In the world of semiotics, the concept of intertextuality has been rather overdone of late but, if you wanted to find an example of it, this comes as close as it’s possible to get. At more or less every point during the narrative, we get examples of vertical intertextuality with references to films, or to the dialogue within films, or to the real-world identities and lives of those involved in the making of films, or to songs and their lyrics, the lives of the singers and composers, and so on. We also have significant horizontal intertextuality with long quotes from different sources based on separate literary conventions incorporated into the narrative, thereby connecting the reader to different views of the same set of circumstances. Naturally, all the text appearing in the book is written by the same author except where otherwise attributed, but the sense and meaning of the words is being drawn from the work of different creative individuals. So, for example, one character may describe the scene of a murder and, later, a second character may give the synopsis of a film plot which has features matching the initial murder. This is art mirroring cinema with the fictional serial killer meticulously staging the murders to recreate actual film scripts or real-world events associated with film stars. The author is reminding us that we should never see one work in isolation. Our understanding is always enhanced by being able to relate elements of the text being read to other texts and symbols.

Patrick Conrad

Patrick Conrad: thriller writer, poet, screenwriter and film director

I need to note one other semiotics-related irony. The author has gone to much trouble to translate many lines from US noir films into Dutch for his intended readership, only for Jonathan Lynn to translate them back into English for us to read. Presumably the meanings stayed the same even though the languages were different.

There are two narrative tracks through the text. The key figure in the expanding investigation is Professor Victor Cox who teaches the History of Cinema at the Institute of Film and Theatre Studies. He comes to the attention of police when the body of his wife, Shelley “Dixie” Cox, is fished out of one of the docks in Antwerp. The initial signs are that of a hit-and-run with the dead body thrown off a bridge. The second thread features Chief Superintendent Fons “The Sponge” Luyckx, and Detective Inspector Lannoy who assume the responsibility of trying to unravel a number of murders which, at first sight, appear unrelated. The Sponge is the quiet thoughtful one who hates to be beaten by any problem, while Lannoy is quicker to feel the frustration of being unable to make progress through the mass of detailed information that emerges.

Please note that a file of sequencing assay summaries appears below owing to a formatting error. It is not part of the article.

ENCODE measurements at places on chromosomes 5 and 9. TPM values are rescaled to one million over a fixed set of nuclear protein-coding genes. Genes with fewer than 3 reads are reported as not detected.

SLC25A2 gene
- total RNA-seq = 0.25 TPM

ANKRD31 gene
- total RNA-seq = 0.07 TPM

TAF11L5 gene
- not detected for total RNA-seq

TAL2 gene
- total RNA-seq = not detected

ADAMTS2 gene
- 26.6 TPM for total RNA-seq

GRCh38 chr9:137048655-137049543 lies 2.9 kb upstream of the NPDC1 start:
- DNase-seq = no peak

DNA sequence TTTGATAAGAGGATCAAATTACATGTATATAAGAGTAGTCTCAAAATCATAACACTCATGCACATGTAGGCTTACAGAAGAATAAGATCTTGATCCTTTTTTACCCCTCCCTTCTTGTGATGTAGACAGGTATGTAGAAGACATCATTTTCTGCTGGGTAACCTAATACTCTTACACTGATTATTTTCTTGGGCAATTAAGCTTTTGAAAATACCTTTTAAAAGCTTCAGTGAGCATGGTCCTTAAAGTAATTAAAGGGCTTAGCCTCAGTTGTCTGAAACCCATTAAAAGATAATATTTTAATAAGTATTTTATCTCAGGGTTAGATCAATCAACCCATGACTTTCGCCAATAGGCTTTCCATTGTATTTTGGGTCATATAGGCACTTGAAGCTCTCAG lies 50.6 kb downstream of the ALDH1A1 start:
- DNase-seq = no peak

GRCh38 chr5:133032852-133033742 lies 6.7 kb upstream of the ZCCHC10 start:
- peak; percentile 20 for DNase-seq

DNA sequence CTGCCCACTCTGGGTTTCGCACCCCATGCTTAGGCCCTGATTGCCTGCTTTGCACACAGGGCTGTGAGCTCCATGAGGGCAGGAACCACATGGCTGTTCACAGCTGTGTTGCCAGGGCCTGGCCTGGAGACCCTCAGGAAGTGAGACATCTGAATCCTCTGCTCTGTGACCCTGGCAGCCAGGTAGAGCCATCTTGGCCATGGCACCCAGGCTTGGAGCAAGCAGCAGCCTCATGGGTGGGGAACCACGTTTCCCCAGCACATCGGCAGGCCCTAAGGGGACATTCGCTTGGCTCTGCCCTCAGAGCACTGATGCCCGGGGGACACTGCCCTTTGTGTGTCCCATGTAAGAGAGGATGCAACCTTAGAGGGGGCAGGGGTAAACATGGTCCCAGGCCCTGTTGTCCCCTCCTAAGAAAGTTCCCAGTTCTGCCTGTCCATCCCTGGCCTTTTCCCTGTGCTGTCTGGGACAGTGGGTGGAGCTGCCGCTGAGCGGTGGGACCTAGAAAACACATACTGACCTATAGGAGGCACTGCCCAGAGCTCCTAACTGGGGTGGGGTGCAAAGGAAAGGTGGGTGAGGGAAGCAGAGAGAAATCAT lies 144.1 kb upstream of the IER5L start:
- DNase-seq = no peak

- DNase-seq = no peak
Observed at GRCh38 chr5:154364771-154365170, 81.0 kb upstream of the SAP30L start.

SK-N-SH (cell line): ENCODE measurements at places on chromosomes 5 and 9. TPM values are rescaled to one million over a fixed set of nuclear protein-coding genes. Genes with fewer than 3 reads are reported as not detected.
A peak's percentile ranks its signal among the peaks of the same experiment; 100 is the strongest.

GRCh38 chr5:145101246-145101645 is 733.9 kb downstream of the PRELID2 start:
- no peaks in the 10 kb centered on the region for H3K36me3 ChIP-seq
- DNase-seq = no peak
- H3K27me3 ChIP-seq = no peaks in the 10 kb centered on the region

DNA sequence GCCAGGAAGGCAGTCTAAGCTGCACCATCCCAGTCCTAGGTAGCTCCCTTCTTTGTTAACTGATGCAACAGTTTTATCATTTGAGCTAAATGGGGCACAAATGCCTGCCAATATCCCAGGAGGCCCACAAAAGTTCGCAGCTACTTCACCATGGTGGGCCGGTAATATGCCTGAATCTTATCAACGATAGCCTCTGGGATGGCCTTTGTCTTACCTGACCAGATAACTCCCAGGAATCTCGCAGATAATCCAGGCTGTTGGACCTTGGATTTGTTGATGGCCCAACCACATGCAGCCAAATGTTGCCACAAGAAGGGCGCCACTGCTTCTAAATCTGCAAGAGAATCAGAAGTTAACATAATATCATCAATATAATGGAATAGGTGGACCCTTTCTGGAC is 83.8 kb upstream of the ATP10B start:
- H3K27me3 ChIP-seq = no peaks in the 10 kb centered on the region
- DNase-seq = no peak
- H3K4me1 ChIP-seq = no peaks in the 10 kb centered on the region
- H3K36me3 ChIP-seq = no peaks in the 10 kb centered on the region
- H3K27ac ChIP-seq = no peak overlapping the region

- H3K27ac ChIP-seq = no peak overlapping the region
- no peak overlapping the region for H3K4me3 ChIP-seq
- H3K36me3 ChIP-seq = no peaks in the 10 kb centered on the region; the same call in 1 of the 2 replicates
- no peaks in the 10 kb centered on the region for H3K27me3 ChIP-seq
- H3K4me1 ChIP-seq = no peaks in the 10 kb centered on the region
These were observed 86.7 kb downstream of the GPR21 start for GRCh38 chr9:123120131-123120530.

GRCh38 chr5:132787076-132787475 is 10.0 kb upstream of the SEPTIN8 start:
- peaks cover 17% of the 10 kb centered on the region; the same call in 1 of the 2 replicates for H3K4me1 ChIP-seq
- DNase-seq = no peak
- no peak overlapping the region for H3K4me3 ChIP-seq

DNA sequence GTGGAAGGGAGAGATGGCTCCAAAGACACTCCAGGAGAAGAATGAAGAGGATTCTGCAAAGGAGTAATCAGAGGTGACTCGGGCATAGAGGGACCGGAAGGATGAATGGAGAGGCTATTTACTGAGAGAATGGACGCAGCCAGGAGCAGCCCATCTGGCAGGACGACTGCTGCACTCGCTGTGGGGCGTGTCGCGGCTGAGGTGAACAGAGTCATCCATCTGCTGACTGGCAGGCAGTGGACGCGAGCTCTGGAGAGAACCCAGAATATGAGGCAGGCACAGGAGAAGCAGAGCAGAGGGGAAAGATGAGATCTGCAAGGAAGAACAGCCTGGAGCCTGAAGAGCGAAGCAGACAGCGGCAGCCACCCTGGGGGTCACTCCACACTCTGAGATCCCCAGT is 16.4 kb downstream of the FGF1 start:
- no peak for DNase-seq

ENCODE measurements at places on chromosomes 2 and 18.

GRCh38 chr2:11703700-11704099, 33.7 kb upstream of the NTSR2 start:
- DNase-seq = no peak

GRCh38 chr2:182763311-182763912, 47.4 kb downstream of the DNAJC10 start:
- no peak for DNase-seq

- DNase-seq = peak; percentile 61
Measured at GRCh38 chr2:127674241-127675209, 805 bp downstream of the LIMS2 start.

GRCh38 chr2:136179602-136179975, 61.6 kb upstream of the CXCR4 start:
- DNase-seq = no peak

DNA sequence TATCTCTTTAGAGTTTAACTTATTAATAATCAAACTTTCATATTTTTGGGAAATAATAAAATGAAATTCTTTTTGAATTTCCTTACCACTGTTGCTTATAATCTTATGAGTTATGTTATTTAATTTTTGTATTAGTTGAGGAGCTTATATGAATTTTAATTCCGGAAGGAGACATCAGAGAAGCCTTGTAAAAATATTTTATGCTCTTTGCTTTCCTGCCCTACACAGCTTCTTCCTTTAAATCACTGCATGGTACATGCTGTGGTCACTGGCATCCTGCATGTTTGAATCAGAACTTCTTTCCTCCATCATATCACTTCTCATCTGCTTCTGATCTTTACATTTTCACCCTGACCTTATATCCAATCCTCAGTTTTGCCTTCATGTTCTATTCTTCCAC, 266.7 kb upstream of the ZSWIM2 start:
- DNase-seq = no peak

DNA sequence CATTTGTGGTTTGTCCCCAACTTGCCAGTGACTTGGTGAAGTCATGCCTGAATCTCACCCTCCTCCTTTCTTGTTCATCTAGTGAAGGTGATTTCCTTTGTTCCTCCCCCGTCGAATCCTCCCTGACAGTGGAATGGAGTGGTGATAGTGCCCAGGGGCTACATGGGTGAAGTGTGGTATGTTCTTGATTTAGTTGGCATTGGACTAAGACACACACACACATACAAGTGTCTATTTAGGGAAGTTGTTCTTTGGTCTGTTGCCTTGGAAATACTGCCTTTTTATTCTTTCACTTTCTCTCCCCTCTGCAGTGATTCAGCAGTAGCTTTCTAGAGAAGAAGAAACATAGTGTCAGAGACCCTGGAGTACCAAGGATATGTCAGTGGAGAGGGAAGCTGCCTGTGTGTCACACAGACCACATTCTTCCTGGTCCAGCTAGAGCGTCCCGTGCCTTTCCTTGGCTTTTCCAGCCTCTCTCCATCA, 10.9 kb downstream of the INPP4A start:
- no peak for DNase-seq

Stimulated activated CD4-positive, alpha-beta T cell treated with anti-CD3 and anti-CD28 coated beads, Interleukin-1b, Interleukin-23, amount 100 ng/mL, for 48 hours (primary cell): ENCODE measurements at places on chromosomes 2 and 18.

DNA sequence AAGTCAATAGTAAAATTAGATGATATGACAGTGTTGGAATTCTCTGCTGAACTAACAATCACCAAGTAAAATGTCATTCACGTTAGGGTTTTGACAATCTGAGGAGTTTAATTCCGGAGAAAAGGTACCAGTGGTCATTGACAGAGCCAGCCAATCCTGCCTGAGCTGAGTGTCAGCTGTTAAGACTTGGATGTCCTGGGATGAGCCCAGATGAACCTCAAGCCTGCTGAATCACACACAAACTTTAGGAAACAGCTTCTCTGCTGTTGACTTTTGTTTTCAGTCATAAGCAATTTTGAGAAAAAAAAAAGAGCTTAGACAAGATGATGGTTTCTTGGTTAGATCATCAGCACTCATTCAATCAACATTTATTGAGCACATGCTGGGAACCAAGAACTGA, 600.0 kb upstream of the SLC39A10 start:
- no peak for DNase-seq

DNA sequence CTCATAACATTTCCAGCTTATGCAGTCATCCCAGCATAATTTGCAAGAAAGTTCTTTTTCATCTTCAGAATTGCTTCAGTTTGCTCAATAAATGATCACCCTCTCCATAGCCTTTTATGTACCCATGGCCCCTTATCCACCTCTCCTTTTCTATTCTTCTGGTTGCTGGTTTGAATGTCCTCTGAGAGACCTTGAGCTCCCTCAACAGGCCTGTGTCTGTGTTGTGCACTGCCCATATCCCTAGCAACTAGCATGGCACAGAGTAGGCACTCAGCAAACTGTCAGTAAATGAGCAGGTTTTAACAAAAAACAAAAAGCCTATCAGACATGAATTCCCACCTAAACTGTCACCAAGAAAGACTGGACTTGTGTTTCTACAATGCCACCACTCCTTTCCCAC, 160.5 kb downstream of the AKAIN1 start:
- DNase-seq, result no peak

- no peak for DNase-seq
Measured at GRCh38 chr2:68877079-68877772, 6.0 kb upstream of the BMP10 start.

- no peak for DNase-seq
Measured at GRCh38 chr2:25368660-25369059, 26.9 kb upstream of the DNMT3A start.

At first, the Professor appears entirely normal insofar as anyone so obsessed with the study of any single subject can be considered normal. He’s amazingly encyclopaedic on early American cinema and we’re treated both to excepts from his lectures and memories that suddenly seem relevant given events around him. There’s also a direct link with Lolita by Nabokov in that our “good” Professor seems perpetually drawn to young women, preferring those who resemble the heroines of his favorites films. It’s at this point we encounter a real problem because he’s not proving to be consistent in what he remembers nor how he sees the world. Indeed, there are distinct indications he may be mentally ill — schizophrenia would be a distinct possibility if, in the usual way it’s shown on the screen, this involves twin personalities as in Jekyll and Hyde. The structure of the book is carefully managed so we’re never sure whether the Professor is a retired academic helping the police solve a series of murders or the murderer hiding in plain sight and misdirecting the police.

I was hooked from the outset because I love a good mystery and am a sucker for noir films. There are also some rather pleasing jokes as the book goes along. However, I’m forced to raise one slight caveat. In a way, the book is slightly too clever for its own good. It has to twist the events so that they fit the needs of the immediate plot while staying faithful to the sets of circumstances being replicated. This gives the whole a slightly surreal form. In the more general sense of the word, mysteries need not be credible. If we’ve willingly suspended our disbelief, authors can convince us their murderers can do anything. But it does raise a slight problem when we’re in a police procedural. This subgenre is somewhat more real than reel, i.e. the police should be seen chasing down criminals based on the evidence that emerges. Unfortunately, it’s unlikely anyone could actually commit these murders. That said, No Sale is a masterful piece of writing and creates a genuinely tragic figure in Professor Cox. He’s a man who seems to have the capacity for great suffering and, when reality becomes so unpleasant, who would blame him for retreating into the world of his own imagination and, perhaps, acting out what he finds there.